HUD funding headed to Hawaii County to help families reach self-sufficiency

KAILUA-KONA — More than $66,000 is headed to the Hawaii County Housing Agency to help residents living in public housing to reach self-sufficiency.

The funding is among $74 million awarded to hundreds of public housing authorities across the country. Some $441,896 in total has been awarded to five public housing agencies in Hawaii, U.S. Housing and Urban Development (HUD) Secretary Ben Carson announced Thursday. The Hawaii Public Housing Authority was awarded $72,000.


The funding, HUD said, will help the agencies to continue helping public housing residents participating in the Housing Choice Voucher Program and/or reside in public housing to increase their earned income and reduce their dependency on public assistance and rental subsidies.

The grants renew HUD’s support of 688 public housing authorities through the department’s Family Self-Sufficiency program. The program helps local public housing authorities hire service coordinators who work directly with residents to connect them with programs and services that already exist in the local community. It encourages innovative strategies that link housing assistance with a broad spectrum of services that will enable participating families to find jobs, increase earned income, reduce or eliminate the need for rental and/or welfare assistance, and make progress toward achieving economic independence and housing self-sufficiency.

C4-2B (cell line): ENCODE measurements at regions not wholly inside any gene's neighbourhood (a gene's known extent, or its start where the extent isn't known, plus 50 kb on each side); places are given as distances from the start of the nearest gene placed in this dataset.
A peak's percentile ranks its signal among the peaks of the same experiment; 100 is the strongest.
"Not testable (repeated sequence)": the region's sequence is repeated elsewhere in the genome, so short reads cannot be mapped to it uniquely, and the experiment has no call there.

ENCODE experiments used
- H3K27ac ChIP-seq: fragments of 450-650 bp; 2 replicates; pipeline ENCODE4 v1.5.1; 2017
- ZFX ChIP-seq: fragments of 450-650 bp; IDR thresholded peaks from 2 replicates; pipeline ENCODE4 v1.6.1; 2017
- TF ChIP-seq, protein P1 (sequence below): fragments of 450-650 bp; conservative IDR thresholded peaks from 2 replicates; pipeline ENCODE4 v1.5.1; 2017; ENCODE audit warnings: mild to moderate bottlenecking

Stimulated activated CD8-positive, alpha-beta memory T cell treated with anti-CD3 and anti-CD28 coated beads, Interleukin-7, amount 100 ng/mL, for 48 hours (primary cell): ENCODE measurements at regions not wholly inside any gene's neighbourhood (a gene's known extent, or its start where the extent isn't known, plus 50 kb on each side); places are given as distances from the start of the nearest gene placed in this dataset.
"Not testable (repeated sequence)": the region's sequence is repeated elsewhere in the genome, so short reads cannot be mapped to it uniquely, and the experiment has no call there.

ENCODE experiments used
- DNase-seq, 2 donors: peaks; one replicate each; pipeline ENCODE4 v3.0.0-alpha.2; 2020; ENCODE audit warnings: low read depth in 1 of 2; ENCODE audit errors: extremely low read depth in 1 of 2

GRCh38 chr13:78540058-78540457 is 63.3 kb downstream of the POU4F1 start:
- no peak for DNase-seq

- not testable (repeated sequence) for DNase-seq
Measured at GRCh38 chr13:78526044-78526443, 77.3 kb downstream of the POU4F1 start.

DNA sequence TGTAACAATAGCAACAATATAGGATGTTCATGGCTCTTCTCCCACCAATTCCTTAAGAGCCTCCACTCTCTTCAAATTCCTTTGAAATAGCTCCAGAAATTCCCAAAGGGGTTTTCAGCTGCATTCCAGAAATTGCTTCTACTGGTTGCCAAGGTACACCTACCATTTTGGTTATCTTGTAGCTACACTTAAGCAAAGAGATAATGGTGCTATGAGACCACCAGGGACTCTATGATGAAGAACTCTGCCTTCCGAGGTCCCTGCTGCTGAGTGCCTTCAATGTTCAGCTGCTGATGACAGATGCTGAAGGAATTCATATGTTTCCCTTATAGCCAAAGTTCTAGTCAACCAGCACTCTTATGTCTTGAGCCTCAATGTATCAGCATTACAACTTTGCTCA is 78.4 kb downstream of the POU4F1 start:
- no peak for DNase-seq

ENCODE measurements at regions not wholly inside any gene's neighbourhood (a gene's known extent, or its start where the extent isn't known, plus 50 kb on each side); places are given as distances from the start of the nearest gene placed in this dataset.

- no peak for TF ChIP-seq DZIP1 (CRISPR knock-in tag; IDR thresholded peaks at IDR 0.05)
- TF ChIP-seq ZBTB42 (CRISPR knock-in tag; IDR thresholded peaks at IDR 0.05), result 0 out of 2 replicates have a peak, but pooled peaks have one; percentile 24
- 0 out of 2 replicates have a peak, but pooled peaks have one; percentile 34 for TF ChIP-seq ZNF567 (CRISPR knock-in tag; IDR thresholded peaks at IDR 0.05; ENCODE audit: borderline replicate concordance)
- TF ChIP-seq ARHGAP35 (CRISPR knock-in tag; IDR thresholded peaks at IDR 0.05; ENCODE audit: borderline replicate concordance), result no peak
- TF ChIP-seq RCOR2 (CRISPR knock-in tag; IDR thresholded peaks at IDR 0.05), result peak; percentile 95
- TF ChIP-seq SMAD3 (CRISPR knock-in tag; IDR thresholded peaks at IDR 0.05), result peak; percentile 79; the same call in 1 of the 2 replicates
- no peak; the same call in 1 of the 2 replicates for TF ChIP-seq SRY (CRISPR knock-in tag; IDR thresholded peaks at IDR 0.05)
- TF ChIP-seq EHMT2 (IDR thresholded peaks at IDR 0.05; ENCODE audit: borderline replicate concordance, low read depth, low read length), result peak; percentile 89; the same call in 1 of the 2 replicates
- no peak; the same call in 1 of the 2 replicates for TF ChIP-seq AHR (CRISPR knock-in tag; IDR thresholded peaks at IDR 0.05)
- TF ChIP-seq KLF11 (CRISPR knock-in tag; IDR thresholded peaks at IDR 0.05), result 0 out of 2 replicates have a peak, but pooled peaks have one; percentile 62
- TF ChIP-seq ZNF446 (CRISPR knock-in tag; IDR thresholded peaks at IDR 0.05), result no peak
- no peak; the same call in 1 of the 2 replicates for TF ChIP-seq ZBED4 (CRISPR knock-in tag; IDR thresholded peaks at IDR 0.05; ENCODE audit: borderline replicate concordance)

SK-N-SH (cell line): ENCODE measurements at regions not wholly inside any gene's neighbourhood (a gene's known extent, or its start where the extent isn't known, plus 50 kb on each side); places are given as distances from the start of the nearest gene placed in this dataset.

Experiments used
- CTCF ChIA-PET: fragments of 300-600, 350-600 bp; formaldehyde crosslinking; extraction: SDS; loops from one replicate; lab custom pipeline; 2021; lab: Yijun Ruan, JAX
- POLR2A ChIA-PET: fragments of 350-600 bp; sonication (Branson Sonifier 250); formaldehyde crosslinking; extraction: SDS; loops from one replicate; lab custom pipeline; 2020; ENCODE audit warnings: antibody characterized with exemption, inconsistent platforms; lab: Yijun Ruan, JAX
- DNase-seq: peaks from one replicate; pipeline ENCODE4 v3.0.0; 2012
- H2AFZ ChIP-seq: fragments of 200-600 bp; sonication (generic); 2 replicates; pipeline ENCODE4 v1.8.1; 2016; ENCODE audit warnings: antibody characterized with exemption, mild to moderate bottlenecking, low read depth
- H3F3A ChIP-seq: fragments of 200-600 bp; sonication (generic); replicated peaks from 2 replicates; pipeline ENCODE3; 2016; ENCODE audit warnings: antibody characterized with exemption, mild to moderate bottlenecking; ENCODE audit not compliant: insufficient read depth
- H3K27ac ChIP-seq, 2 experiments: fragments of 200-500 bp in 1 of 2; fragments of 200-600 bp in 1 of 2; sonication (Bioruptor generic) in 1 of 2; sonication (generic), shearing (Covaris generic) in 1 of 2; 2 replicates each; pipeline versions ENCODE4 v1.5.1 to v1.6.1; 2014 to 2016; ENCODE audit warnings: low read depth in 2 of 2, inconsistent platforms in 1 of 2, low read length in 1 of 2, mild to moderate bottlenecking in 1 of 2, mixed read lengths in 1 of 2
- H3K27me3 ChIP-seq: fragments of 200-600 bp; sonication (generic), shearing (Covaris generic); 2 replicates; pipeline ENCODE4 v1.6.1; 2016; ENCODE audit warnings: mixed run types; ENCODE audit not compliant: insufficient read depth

FSS participants sign a five-year contract that requires the head of the household to obtain employment and that no member of the household will receive certain types of public assistance at the end of the five-year term. These families have an interest-bearing escrow account established for them. The amount credited to the family’s escrow account is based on increases in the family’s earned income during the term of the FSS contract. If the family successfully completes its FSS contract, the family receives the escrow funds that it can use for any purpose, including debt reduction to improve credit scores, educational expenses, or a down payment on a home.

HUD said the average household income of FSS participants nearly tripled during their time in the program, from $10,000 at the time of entry to more than $27,000 upon program completion.

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